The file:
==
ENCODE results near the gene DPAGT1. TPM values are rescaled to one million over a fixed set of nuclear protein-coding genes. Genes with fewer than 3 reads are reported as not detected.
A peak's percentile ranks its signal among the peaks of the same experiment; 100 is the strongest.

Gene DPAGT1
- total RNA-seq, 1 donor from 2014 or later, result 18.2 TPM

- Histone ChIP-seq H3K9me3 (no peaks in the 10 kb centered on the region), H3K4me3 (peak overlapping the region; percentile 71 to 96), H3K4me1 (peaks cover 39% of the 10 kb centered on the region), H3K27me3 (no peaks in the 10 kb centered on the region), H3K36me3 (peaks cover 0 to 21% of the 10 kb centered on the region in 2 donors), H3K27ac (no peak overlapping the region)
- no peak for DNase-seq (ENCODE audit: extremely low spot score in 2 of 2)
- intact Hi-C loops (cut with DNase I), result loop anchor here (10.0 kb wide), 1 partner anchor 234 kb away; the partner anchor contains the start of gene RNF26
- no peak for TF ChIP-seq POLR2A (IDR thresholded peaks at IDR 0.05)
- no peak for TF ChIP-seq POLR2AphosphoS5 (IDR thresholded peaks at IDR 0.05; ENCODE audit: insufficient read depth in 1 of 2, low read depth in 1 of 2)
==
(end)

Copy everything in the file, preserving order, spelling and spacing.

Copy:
ENCODE results near the gene DPAGT1. TPM values are rescaled to one million over a fixed set of nuclear protein-coding genes. Genes with fewer than 3 reads are reported as not detected.
A peak's percentile ranks its signal among the peaks of the same experiment; 100 is the strongest.

Gene DPAGT1
- total RNA-seq, 1 donor from 2014 or later, result 18.2 TPM

- Histone ChIP-seq H3K9me3 (no peaks in the 10 kb centered on the region), H3K4me3 (peak overlapping the region; percentile 71 to 96), H3K4me1 (peaks cover 39% of the 10 kb centered on the region), H3K27me3 (no peaks in the 10 kb centered on the region), H3K36me3 (peaks cover 0 to 21% of the 10 kb centered on the region in 2 donors), H3K27ac (no peak overlapping the region)
- no peak for DNase-seq (ENCODE audit: extremely low spot score in 2 of 2)
- intact Hi-C loops (cut with DNase I), result loop anchor here (10.0 kb wide), 1 partner anchor 234 kb away; the partner anchor contains the start of gene RNF26
- no peak for TF ChIP-seq POLR2A (IDR thresholded peaks at IDR 0.05)
- no peak for TF ChIP-seq POLR2AphosphoS5 (IDR thresholded peaks at IDR 0.05; ENCODE audit: insufficient read depth in 1 of 2, low read depth in 1 of 2)